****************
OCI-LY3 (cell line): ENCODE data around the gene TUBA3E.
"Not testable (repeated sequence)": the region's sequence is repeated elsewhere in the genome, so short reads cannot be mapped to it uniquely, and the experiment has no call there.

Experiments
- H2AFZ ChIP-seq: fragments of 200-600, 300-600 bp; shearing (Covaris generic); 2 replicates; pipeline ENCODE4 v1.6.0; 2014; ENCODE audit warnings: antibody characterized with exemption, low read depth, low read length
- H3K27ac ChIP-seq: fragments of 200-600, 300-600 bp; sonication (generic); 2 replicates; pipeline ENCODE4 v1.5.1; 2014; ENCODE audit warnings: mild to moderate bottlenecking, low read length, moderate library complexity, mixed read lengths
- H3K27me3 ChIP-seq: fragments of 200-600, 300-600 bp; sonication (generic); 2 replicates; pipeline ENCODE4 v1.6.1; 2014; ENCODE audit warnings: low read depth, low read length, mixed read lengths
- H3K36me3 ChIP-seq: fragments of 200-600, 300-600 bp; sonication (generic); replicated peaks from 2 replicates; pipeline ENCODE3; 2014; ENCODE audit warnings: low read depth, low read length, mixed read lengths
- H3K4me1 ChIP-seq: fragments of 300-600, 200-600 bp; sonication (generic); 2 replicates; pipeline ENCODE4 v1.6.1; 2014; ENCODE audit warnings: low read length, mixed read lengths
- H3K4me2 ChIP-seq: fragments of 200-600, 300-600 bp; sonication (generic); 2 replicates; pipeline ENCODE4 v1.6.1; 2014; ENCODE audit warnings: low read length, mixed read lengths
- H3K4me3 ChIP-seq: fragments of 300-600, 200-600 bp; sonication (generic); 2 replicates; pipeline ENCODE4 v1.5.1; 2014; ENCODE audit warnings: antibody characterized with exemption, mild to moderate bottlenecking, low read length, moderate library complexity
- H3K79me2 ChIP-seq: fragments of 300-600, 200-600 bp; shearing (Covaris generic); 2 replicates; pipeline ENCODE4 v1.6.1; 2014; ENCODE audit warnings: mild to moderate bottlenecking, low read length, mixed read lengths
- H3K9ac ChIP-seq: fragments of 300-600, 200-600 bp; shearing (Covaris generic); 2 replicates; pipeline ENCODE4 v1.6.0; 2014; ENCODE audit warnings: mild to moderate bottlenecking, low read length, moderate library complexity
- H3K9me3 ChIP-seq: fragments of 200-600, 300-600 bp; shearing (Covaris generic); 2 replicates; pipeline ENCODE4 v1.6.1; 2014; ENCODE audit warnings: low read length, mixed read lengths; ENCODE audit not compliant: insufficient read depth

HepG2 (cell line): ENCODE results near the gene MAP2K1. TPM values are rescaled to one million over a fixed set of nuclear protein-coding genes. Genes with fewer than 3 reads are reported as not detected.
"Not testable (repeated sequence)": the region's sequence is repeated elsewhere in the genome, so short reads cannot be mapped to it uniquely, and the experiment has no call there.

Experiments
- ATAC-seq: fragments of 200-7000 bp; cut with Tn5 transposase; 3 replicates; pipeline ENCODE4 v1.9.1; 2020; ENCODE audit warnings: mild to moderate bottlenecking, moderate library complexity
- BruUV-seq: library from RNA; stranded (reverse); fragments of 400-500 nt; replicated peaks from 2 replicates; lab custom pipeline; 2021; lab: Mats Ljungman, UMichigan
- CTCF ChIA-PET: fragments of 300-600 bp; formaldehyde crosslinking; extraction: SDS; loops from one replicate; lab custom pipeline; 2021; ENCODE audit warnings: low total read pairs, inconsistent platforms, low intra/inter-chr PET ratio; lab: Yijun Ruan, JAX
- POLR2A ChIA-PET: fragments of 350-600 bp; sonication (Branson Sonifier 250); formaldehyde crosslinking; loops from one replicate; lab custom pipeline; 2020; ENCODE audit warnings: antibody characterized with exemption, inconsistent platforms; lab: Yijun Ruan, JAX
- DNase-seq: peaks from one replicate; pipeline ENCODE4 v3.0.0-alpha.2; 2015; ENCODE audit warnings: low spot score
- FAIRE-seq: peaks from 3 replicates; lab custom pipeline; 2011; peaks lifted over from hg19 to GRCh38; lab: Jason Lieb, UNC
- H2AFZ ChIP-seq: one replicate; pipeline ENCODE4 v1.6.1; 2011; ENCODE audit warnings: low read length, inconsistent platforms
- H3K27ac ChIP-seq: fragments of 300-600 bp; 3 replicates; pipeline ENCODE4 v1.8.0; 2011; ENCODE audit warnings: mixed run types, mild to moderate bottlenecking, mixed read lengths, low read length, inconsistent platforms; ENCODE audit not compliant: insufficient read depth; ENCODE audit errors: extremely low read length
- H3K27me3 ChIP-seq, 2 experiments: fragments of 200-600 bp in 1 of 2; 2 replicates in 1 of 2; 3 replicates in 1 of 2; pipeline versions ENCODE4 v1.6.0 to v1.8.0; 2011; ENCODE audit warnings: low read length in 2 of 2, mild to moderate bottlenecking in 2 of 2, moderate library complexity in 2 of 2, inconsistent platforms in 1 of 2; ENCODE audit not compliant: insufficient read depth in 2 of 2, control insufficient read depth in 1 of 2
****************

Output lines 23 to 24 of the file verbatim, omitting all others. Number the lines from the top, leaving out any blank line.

- H2AFZ ChIP-seq: one replicate; pipeline ENCODE4 v1.6.1; 2011; ENCODE audit warnings: low read length, inconsistent platforms
- H3K27ac ChIP-seq: fragments of 300-600 bp; 3 replicates; pipeline ENCODE4 v1.8.0; 2011; ENCODE audit warnings: mixed run types, mild to moderate bottlenecking, mixed read lengths, low read length, inconsistent platforms; ENCODE audit not compliant: insufficient read depth; ENCODE audit errors: extremely low read length